Why do cables have F connectors?

Yeah, you know what we’re talking about. The “F” connector is that screw-on connection used for your antenna, satellite and possibly even your cell booster. It’s so common you probably don’t even think about it. Before the coming of the internet, it was the most common connector in homes.

History of the F connector

The “F” connector doesn’t seem to have been named for anything (unlike the “N” connector for example which was named for its inventor Paul Neill.) If may have been named because it works for RF, UHF, and VHF, which all have the letter F in them, but that’s just speculation. What is known is that it was invented in the 1950s and became common on TVs when antennas started using 75 ohm cable.

Prior to the “F” connector, most antennas used twin-lead 300-ohm cable. Twin-lead cable had the advantage of having a similar impedance to the antenna itself. That meant no electronics were needed to change the characteristics of the cable. Today we don’t really worry about that, but in the days before transistors that was a very big deal. The package that sits in your antenna with a little bit of circuitry on it doesn’t even register with you today. That’s because it’s so small. In the 1940s it would have been huge and far more delicate. It also would have been made by hand and quite expensive.

Another option in the 1950s was the so-called UHF connector, also known as the PL-259 or SO-259 connector whether it was male or female. This was also a fairly compact connection but nowhere as easy to make as the “F” connector.

In the UHF connector, the center houses a sturdy pin which makes a more durable connection but also somewhat more prone to loss or poor connections. The UHF connector is still used in some radio applications, but I haven’t seen one on a television since the 1980s.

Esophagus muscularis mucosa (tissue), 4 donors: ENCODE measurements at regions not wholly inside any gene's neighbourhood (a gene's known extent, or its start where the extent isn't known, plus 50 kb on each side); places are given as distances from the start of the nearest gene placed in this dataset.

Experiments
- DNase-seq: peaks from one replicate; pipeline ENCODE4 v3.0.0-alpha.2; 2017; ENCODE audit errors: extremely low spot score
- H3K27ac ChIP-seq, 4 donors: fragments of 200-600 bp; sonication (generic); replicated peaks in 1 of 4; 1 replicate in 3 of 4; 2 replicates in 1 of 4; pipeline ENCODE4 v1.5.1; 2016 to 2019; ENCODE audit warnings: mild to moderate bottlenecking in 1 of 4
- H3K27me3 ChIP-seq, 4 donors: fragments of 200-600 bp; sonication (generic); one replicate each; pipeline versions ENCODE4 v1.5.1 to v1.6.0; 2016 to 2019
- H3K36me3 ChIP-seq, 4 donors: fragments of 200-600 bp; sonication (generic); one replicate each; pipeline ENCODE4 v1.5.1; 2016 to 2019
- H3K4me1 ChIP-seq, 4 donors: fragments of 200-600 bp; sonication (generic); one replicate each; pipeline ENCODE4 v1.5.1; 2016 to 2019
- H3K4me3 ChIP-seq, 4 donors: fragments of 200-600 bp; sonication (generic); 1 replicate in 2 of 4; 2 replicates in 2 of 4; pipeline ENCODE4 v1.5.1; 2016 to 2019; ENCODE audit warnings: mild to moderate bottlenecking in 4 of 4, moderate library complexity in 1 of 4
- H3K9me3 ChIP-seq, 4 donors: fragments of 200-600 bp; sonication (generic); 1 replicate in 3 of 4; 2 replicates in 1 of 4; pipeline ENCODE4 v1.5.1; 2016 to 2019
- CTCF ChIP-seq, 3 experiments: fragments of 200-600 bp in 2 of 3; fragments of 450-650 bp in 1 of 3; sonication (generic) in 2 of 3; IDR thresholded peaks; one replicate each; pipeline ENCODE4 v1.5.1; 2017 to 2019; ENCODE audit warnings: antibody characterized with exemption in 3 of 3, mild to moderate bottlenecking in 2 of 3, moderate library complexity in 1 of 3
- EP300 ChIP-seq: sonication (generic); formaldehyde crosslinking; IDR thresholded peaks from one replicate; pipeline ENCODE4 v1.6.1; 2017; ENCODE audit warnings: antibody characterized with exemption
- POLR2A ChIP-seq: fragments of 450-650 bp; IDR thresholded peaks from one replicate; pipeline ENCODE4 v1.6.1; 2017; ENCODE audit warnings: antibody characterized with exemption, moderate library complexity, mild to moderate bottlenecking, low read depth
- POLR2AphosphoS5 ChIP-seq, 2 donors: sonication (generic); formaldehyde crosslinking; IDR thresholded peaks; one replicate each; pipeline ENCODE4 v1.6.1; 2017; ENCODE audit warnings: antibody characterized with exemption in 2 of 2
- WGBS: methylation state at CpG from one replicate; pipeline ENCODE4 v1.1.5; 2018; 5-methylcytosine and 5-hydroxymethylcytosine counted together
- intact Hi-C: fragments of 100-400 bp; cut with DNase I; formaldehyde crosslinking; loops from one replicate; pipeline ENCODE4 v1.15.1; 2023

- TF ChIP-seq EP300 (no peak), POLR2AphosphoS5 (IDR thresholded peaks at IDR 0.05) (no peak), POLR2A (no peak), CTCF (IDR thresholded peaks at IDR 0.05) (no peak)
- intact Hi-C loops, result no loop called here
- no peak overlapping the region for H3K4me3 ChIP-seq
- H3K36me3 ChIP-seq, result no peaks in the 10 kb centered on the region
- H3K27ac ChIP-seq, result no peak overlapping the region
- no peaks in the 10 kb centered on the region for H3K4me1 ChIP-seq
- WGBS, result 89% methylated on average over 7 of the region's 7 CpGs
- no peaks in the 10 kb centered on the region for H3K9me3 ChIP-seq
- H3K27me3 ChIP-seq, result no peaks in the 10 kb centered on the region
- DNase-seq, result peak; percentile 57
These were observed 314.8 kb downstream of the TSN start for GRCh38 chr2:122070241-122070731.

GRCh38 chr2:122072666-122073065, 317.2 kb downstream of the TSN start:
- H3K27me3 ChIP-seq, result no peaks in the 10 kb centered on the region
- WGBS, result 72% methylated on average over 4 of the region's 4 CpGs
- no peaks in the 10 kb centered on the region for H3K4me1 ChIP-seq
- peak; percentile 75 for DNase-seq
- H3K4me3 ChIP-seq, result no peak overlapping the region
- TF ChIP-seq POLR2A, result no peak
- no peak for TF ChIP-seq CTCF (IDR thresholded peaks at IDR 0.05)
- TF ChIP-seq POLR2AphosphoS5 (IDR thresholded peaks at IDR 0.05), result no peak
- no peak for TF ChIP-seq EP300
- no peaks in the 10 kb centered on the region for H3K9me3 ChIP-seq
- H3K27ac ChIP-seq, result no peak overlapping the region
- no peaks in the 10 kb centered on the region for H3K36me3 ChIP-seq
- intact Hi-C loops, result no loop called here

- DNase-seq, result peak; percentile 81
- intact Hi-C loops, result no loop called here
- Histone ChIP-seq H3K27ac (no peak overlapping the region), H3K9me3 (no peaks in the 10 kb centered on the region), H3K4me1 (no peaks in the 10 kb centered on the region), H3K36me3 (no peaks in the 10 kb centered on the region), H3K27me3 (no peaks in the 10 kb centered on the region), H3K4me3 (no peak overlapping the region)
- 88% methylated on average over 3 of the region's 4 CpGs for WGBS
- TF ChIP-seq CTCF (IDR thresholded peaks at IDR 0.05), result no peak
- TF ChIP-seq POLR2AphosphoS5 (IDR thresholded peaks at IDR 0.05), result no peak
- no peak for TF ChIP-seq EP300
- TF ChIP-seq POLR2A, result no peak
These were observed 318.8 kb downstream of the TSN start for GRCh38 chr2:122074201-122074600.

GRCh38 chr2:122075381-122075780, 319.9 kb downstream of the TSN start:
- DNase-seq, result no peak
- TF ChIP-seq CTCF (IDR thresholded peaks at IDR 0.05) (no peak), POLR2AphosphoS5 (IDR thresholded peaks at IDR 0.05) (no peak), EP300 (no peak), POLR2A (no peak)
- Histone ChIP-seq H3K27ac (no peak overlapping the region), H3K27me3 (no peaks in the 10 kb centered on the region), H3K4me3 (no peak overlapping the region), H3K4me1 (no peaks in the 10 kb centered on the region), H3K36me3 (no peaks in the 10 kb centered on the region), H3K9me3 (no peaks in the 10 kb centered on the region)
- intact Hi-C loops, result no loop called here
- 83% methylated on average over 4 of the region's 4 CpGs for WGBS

Advantages of the “F” connector

The “F” connector has a lot going for it. Because it uses the center conductor of the cable as its center pin, it’s both less expensive to make and provides a slightly better signal. Its screw-on outside makes it secure and watertight when used with weather boots. The connector itself forms a good shield.  Push-on type connectors are the exception here, which is why push-ons are not used for satellite or other high-frequency use.

In addition to all that, the “F” connector takes up less physical space. Compared to the larger connectors used in the 1940s and 1950s, the F connector seems quite compact actually. The F connector is similar in size to an RCA connector (the one used to connect audio devices.) However the F connector has better shielding and better performance. What’s not to like?

Uses besides antennas

Antennas and satellite systems use F connectors, as pretty much all of us reading this article know. Consumer cellular boosters use F connectors, because it’s a comfortable and familiar connection. Commercial systems use 50-ohm cable with N connectors. Commercial grade 50-om cables like LMR400 have less loss than 75-ohm cables, although not every 50-ohm cable has less loss than a similar 75-ohm cable. Less loss means that longer runs from antenna to booster are possible.

Over the years there have been some wacky uses of the F connector. Some early networking schemes used it. More commonly, networking cables usded the BNC connector or some proprietary cable in order to make an easily removable connection. While the F connector can carry some power, it’s not good for more than 40 or 50 volts and a few amps due to the thin center conductor and dainty outer braid. Still, as any satellite fan knows, coaxial cable carries power quite easily.

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